Take a mild autumn evening, a garden gazebo with patterned rugs and lit with soft bulbs, shake in a fine chamber ensemble, add a rising new moon, and you have a recipe for the musical delight that violist Elizabeth Prior presented Oct. 9 in her Devon House Garden Concert series. The Marin Terra Li
Recital
AUTHORITATIVE BEETHOVEN SONATA IN KLEIN'S OCCIDENTAL RECITAL
by Terry McNeill
Friday, October 8, 2021
People attending the first Redwood Arts Council Occidental concert in 20 months found a surprise – a luxurious new lobby attached to the Performing Arts Center. It was a welcome bonus to a recital given by pianist Andreas Klein where the music seemed almost as familiar as was the long shuttered hal
Symphony
MOVIE MUSIC ON THE WINDSOR GREEN IN SO CO PHIL SEASON OPENER
by Terry McNeill
Sunday, October 3, 2021
People approaching the Windsor Green bandstand Oct. 3 for the Sonoma County Philharmonic’s season opening concert had some cause for concern. After 18 months of silence would the all-volunteer orchestra have enough musicians for a big movie music program? After all, performers can move, retire, or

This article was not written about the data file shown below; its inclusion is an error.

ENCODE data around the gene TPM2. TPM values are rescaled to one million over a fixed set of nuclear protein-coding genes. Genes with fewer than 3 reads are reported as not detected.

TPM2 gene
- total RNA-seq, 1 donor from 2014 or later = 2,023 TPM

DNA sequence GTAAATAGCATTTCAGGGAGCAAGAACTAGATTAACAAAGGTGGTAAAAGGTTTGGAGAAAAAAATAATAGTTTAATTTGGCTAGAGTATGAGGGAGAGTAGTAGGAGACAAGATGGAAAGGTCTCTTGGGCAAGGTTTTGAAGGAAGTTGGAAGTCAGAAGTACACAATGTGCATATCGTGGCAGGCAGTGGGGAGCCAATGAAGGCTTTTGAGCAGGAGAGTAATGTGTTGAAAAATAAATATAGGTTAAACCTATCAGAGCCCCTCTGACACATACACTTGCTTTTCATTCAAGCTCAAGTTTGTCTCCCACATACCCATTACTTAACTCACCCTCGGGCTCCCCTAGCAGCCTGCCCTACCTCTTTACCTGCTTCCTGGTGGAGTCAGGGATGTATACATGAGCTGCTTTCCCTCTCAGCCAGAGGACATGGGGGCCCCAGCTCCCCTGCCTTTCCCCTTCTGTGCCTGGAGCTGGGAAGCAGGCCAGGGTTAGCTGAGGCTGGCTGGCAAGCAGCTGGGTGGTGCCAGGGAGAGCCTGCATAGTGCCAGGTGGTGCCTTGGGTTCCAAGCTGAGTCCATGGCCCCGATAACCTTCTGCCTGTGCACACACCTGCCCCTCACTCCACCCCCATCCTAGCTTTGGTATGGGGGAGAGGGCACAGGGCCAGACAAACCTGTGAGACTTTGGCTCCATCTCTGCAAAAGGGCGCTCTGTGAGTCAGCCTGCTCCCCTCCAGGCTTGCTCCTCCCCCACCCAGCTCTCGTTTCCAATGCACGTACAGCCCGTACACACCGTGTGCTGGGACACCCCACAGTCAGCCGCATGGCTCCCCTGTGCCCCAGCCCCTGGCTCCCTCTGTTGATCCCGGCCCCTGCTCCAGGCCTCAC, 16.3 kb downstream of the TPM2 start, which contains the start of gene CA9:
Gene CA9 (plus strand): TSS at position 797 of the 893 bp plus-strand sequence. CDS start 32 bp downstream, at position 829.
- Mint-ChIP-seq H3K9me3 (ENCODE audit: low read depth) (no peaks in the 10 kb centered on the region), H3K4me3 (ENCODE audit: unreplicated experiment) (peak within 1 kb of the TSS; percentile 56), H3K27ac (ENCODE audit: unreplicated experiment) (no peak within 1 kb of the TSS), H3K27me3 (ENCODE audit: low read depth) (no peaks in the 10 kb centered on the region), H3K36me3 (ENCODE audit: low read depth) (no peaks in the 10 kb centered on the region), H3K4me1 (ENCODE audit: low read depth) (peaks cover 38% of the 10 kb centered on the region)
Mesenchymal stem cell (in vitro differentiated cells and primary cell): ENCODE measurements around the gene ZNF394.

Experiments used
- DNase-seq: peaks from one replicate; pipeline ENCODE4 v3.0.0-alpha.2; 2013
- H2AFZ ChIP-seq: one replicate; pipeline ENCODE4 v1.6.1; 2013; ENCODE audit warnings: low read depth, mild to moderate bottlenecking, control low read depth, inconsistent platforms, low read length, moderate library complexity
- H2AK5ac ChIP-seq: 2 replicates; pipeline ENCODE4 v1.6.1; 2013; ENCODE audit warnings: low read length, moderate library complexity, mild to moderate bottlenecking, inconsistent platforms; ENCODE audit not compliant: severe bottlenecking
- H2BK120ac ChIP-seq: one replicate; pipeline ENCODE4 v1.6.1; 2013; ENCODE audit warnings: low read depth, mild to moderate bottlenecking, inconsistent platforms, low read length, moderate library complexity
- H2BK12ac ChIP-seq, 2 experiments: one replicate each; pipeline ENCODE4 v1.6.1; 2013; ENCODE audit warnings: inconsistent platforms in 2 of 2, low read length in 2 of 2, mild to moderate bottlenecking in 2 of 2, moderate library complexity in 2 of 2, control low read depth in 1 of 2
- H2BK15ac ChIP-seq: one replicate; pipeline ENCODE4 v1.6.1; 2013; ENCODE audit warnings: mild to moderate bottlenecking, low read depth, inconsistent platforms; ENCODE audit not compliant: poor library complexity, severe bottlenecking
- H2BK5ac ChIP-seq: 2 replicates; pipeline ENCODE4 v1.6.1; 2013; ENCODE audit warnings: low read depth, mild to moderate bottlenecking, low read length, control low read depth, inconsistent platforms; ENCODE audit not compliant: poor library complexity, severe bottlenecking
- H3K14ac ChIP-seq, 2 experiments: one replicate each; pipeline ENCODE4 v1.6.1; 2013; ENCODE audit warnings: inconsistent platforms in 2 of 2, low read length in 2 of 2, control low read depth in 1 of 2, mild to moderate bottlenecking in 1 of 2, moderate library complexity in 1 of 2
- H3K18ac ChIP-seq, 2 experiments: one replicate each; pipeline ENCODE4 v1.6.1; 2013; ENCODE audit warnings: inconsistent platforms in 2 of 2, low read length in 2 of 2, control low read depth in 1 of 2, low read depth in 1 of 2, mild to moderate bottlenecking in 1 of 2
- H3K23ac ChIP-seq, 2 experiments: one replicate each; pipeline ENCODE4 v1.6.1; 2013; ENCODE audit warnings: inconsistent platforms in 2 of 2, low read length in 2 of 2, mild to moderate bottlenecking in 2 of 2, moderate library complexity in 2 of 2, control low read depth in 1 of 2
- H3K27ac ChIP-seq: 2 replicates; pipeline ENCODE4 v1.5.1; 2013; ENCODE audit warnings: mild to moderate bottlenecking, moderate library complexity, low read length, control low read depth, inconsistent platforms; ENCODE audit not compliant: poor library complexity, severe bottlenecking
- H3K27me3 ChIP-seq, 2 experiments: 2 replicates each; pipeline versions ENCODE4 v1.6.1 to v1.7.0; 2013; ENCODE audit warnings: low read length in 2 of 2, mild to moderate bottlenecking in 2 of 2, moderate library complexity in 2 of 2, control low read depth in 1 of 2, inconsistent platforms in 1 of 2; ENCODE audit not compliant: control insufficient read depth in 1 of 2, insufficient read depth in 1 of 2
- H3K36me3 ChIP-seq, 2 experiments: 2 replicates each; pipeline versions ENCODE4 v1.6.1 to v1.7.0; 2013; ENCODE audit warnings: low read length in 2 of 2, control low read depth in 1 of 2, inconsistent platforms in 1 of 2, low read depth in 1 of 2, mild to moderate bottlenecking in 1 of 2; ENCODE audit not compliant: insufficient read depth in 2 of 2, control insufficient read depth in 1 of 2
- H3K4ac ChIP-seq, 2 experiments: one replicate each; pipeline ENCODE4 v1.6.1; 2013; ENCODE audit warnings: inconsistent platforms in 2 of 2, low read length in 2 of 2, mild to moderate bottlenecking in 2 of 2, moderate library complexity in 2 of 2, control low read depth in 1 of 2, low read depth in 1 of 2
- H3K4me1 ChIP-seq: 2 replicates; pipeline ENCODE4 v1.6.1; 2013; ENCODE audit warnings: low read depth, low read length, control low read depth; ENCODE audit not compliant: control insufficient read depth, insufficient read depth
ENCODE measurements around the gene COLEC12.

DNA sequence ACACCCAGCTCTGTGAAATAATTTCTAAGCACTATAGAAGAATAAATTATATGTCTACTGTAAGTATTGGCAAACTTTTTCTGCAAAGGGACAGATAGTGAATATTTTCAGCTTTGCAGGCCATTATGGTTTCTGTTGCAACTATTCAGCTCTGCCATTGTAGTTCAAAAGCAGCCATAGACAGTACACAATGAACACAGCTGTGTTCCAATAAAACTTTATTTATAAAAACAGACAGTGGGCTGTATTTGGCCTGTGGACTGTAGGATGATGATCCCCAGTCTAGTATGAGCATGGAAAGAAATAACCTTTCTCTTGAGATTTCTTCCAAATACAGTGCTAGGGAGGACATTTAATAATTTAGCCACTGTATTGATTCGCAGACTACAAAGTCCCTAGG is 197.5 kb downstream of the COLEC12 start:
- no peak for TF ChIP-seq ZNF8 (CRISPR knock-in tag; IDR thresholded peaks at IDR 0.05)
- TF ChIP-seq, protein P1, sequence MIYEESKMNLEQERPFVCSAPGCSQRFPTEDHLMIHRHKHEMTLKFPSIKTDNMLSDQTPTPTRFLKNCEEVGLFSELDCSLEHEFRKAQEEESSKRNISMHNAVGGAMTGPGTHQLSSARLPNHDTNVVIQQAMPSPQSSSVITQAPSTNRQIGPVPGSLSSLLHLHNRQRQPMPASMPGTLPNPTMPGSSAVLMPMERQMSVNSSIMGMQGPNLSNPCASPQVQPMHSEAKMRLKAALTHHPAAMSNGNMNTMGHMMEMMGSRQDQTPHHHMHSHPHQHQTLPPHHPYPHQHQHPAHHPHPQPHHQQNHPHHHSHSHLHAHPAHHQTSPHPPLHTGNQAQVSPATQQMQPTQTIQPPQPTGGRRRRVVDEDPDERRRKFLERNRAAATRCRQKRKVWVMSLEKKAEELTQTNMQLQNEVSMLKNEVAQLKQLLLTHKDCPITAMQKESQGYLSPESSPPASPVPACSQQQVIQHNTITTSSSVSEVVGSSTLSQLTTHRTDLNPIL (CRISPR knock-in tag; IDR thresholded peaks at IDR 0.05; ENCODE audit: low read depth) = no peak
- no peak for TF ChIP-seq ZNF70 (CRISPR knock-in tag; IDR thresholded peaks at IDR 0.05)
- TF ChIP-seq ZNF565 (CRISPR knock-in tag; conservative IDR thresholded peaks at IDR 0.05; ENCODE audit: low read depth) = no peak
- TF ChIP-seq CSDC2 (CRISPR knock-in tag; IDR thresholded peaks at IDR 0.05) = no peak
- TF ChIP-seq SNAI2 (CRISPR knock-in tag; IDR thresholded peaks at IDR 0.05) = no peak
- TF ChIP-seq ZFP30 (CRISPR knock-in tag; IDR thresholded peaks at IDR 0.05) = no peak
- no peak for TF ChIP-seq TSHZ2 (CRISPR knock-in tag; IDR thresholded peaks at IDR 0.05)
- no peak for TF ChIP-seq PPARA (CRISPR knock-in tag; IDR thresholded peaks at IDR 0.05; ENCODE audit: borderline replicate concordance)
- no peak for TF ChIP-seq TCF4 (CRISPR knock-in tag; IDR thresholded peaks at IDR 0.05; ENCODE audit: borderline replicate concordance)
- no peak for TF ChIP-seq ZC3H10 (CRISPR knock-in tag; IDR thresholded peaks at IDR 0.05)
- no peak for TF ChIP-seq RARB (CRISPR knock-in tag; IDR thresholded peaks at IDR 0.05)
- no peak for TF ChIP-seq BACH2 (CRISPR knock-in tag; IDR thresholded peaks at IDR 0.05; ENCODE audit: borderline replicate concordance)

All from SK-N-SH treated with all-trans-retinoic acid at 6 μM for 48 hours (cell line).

Symphony
SANTA ROSA SYMPHONY RETURNS IN TRIUMPH
by Steve Osborn
Sunday, October 3, 2021
It is often the case that a single piece or performer steals the show at a symphony concert, but at the Oct. 3 performance of the Santa Rosa Symphony, the show itself stole the show. The concert opened with a serene 1982 tone poem by Libby Larsen, followed by a masterful performance by soloist Julia
Symphony
TWO WIND SOLOISTS CHARM AT SSU ORCHESTRA CONCERT IN WEILL
by Terry McNeill
Sunday, September 26, 2021
The house of music has many rooms. That dusty adage was never truer than when Weill Hall Sept. 25 hosted a roaring New Orleans-style musical party, and less than a day later a mostly sedate Sonoma State University student orchestra performance. Before a crowd of 200 conductor Alexander Kahn led a
REVIEW
San Francisco International Piano Festival / Friday, August 20, 2021
Nicholas Phillips, piano

Nicholas Phillips Playing Griffes Aug. 20

HARMONIC COMPLEXITY IN PHILLIPS' ALL-GRIFFES RECITAL

by Terry McNeill
Friday, August 20, 2021

Charles Griffes’ piano music is similar to that of Busoni, Reger and even Poulenc, in that there is a sporadic flourish of interest with concerts and scholarly work, then a quick fade into another long period of obscurity.